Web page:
It formed where the three rivers joined, between the island-guarded northern bank and southern cliffs, at the estuary the Celtic Iceni called “Noisy Mouth” (for the strident gulls that roosted there). The Romans helped.
They built a fort on the northern island, and on the cliffs to the south a receiving station for grain and wine. But more, they turned their ploughs loose on the soil. Disturbed, with every storm, silt filled the rivers. The rivers carried it down to the sea. And where it settled it formed a spit.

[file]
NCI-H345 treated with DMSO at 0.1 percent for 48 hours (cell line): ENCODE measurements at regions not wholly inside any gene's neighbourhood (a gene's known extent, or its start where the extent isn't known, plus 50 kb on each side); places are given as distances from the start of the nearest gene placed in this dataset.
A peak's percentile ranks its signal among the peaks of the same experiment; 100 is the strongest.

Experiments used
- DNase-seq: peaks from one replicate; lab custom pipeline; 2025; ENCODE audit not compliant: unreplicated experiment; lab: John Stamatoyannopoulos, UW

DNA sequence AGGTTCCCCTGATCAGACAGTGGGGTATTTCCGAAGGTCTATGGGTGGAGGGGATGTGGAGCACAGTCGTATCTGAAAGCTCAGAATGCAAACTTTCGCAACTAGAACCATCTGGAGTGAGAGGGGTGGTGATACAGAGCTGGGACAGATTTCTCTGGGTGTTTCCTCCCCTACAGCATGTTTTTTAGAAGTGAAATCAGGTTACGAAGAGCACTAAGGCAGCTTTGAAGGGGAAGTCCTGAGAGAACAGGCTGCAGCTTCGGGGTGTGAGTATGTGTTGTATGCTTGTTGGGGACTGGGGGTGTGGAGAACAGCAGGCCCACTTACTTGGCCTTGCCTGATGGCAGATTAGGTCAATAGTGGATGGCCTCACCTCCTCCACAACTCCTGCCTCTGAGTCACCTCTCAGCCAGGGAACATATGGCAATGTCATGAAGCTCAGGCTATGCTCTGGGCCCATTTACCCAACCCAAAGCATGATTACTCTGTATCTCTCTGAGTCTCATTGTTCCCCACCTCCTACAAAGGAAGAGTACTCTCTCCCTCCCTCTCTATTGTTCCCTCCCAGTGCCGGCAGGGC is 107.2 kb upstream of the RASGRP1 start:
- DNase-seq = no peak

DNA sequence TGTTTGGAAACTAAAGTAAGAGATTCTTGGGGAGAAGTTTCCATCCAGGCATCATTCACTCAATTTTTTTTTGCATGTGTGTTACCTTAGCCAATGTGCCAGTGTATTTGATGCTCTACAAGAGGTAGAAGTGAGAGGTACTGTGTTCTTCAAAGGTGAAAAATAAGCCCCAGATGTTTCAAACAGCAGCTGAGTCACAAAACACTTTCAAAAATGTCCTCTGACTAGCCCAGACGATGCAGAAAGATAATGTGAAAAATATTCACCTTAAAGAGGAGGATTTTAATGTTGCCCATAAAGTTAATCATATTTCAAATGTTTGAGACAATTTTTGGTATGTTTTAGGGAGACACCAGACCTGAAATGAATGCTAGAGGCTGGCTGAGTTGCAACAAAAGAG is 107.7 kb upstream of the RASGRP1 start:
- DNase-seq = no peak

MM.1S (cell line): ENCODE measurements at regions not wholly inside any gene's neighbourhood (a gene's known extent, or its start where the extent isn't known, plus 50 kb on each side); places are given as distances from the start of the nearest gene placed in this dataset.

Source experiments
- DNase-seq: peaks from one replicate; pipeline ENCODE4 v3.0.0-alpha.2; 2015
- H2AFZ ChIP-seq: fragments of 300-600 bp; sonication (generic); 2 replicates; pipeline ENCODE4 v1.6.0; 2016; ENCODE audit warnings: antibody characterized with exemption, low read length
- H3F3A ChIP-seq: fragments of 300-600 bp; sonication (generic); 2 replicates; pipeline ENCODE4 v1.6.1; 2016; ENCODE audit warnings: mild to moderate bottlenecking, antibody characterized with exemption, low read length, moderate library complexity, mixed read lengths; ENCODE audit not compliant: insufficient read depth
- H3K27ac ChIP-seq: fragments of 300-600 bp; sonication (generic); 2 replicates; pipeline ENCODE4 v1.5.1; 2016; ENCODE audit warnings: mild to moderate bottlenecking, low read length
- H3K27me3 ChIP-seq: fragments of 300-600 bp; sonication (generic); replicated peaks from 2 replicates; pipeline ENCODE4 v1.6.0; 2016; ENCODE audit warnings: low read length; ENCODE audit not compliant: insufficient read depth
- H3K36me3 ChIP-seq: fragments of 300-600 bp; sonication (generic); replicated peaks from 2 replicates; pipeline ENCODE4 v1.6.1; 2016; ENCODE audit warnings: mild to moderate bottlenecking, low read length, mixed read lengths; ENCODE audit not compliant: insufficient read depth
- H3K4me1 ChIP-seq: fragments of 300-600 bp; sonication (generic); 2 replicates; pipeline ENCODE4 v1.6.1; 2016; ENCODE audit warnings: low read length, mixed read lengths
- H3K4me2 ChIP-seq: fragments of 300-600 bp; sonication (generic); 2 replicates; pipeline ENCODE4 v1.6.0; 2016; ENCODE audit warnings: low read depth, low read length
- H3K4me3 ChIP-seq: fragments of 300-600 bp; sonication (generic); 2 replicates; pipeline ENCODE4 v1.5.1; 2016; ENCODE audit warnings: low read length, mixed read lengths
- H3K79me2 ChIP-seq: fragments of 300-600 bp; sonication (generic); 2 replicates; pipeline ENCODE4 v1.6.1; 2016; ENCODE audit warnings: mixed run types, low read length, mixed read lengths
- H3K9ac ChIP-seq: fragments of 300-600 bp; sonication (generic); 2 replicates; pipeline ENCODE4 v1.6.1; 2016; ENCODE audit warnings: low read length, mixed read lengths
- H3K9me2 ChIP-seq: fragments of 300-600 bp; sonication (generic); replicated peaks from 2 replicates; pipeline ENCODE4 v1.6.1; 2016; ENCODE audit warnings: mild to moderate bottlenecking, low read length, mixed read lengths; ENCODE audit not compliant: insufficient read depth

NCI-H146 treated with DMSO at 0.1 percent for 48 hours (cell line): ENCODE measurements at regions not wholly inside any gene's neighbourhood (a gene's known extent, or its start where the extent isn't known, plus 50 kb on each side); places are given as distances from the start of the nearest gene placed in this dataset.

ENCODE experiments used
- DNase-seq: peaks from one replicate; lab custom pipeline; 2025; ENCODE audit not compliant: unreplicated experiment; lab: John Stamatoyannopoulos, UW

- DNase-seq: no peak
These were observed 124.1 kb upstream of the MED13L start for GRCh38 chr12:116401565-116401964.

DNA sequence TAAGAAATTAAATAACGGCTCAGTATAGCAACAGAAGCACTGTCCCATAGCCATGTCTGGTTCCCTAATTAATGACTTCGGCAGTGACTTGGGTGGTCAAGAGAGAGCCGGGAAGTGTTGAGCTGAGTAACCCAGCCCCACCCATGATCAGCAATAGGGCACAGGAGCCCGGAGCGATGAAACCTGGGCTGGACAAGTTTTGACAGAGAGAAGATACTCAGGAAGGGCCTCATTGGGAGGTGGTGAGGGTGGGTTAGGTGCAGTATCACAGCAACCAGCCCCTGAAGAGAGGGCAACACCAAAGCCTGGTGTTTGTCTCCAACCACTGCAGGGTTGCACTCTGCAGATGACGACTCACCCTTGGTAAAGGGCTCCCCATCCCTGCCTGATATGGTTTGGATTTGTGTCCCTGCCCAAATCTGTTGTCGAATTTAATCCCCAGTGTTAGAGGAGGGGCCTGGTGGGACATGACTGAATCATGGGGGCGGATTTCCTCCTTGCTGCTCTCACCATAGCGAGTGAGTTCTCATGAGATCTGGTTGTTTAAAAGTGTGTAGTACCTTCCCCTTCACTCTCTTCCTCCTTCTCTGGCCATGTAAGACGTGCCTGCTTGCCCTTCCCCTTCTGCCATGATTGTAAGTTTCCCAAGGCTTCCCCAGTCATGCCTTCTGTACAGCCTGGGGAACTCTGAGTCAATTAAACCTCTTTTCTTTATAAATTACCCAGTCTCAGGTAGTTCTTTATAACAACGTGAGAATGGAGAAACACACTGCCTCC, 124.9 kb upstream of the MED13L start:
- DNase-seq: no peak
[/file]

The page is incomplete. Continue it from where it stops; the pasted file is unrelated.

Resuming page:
Plants moved in. The Romans went home. The Saxons used the grass-grown spit for summer grazing, and later invited the Vikings to trade.
One “Orme of the Orkneys” made of the northern island his second home and founded upon the former sandbank his entrepot. And so Great Yarmouth was born.
In 1086 seventy burgesses traded there.
Written for What Pegman Saw: Great Yarmouth, UK